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Old 09-21-2018, 03:37 PM
 
Location: Atlanta
6,553 posts, read 7,638,282 times
Reputation: 4361

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Quote:
Originally Posted by southbound_295 View Post
You do understand, don't you, that MARTA came about because of a federal program. They needed a line to sell it to other locations. That line was the PATCO line, using existing tracks & some existing stations.

The feds now support light rail. The cracks about Charlotte's light rail in this thread vs Atlanta's heavy rail are disingenuous. Different times, different federal priorities.
And you do understand that I haven't made those cracks?


Light Rail is also coming about in part of federal spending via FTA, just as heavy rail was spent on in 6 or 7 cities back in the 70s and 80s.
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Old 09-21-2018, 03:40 PM
 
Location: Atlanta
6,553 posts, read 7,638,282 times
Reputation: 4361
Quote:
Originally Posted by Charlotte485 View Post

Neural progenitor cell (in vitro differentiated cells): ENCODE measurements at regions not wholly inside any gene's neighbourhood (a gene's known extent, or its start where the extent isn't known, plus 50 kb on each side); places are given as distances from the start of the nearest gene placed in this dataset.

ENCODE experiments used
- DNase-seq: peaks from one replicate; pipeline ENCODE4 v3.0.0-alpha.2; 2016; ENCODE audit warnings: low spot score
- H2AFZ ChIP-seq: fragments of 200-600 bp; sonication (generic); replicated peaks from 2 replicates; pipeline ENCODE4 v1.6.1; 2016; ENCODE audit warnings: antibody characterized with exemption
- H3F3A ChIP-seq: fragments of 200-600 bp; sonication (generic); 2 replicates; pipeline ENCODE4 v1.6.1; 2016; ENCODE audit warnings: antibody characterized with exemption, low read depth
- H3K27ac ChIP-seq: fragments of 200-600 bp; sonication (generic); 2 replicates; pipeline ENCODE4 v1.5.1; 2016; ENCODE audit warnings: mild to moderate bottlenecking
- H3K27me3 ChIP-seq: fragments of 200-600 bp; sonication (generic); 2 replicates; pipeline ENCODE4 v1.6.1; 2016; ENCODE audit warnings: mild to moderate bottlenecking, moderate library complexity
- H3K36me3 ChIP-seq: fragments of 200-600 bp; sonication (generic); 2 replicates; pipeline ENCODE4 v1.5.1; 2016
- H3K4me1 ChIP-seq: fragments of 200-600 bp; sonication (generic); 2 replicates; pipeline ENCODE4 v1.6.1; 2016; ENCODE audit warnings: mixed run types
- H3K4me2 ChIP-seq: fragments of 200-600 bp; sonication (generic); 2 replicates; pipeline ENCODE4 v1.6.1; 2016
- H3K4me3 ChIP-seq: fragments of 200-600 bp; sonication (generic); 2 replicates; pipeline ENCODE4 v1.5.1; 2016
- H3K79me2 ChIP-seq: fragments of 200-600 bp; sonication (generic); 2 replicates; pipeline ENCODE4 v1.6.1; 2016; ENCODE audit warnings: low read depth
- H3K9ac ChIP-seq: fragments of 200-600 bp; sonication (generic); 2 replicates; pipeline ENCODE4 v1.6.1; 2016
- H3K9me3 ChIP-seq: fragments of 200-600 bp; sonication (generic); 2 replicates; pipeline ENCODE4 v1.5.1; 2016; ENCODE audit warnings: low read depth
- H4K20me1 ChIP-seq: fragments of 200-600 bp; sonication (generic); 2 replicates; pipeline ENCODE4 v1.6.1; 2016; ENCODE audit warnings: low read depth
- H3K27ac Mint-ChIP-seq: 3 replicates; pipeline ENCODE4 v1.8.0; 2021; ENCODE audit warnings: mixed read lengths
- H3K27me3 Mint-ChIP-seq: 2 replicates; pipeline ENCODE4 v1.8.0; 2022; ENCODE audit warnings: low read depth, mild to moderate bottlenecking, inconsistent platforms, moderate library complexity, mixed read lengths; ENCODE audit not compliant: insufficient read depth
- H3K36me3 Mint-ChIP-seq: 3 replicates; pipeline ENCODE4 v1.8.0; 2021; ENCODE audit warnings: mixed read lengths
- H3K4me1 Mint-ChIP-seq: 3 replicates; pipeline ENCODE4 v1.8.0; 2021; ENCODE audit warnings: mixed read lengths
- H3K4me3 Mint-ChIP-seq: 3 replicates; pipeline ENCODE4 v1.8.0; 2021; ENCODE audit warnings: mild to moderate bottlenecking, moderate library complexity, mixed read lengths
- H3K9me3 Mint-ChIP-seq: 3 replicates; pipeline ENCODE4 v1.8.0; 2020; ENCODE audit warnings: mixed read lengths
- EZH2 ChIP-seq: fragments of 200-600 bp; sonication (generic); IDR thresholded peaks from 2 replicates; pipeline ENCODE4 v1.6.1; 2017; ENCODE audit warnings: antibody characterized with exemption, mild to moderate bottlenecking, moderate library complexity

No poster said Charlotte was more urban.


A poster said, in response to Charlotte being a giant parking lot and a sprawling city, that Atlanta is an even bigger parking lot and a bigger sprawling city.

That’s completely different than saying Charlotte is more urban.

Otherwise, I can agree with your last 2 post.
I wasn't referring to you or those comments about that specific remark. It was a back and forth from Charlotte485 earlier.

I was being lose with specific wording, admittedly, but largely stand by my comments with the way this conversation has meandered. I can't go back to seek and quote all back and forths.
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Old 09-21-2018, 03:45 PM
 
Location: Washington DC
3,739 posts, read 3,263,751 times
Reputation: 2638
Quote:
Originally Posted by cwkimbro View Post